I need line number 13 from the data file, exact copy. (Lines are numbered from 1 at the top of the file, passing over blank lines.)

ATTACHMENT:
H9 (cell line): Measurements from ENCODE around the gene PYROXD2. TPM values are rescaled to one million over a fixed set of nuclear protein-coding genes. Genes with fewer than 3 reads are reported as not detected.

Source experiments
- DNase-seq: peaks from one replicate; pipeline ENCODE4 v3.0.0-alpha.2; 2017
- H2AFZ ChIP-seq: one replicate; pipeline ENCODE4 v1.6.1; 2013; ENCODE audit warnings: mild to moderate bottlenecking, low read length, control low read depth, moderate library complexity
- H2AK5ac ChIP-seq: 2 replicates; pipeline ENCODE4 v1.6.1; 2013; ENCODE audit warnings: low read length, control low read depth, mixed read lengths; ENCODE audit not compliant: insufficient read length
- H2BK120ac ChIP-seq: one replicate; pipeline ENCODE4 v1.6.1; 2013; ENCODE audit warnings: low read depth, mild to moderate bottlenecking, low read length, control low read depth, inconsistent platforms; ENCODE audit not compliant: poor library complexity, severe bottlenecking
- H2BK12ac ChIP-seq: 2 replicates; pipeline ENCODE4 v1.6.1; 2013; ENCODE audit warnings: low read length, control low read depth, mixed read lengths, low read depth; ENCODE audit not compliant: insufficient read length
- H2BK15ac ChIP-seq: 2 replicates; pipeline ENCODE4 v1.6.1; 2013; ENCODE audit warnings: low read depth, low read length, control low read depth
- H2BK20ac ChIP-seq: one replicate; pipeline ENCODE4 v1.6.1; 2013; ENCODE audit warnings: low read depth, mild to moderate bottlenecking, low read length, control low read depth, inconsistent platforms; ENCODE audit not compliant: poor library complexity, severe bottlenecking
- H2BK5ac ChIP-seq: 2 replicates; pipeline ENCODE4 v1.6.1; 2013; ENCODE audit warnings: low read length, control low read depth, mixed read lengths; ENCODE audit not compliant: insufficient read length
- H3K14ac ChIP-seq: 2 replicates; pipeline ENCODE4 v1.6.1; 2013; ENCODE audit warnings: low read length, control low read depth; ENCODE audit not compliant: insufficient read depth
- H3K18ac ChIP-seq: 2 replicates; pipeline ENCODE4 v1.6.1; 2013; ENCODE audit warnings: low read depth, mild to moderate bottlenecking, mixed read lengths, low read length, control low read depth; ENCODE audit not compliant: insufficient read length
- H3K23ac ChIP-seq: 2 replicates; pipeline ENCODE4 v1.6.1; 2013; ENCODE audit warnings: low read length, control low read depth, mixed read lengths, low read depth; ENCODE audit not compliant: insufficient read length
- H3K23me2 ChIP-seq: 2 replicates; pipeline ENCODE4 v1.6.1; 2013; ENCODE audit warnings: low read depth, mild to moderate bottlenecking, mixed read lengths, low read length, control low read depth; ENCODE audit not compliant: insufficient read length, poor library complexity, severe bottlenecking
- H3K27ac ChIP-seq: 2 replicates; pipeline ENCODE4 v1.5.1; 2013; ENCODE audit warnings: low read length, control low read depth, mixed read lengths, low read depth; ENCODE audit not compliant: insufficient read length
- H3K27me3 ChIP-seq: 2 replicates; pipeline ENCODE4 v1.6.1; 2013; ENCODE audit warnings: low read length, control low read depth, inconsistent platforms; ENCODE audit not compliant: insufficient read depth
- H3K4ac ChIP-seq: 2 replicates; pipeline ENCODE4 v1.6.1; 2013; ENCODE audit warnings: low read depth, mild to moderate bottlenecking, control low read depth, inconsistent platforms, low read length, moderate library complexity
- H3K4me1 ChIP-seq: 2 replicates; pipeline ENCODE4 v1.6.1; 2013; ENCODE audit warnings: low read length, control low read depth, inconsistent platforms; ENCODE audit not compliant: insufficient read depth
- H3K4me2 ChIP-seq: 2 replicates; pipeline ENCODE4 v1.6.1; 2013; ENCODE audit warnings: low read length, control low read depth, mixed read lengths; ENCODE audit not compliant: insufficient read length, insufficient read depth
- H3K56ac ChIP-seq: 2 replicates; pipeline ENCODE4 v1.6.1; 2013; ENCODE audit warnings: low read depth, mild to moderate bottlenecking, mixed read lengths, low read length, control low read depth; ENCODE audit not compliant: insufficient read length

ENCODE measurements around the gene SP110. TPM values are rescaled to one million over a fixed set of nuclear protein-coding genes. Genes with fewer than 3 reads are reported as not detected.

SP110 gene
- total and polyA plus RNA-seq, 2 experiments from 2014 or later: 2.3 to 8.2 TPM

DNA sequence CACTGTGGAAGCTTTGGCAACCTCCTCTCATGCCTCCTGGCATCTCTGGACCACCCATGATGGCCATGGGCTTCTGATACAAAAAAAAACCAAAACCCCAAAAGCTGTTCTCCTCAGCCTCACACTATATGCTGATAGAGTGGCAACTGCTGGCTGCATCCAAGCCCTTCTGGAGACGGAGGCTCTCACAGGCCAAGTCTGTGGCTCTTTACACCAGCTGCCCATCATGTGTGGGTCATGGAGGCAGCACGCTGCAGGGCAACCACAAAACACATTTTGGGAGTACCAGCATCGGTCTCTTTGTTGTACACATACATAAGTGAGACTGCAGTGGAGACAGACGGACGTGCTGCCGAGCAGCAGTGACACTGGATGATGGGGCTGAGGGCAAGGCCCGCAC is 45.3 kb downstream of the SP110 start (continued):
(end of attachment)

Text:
- H3K23ac ChIP-seq: 2 replicates; pipeline ENCODE4 v1.6.1; 2013; ENCODE audit warnings: low read length, control low read depth, mixed read lengths, low read depth; ENCODE audit not compliant: insufficient read length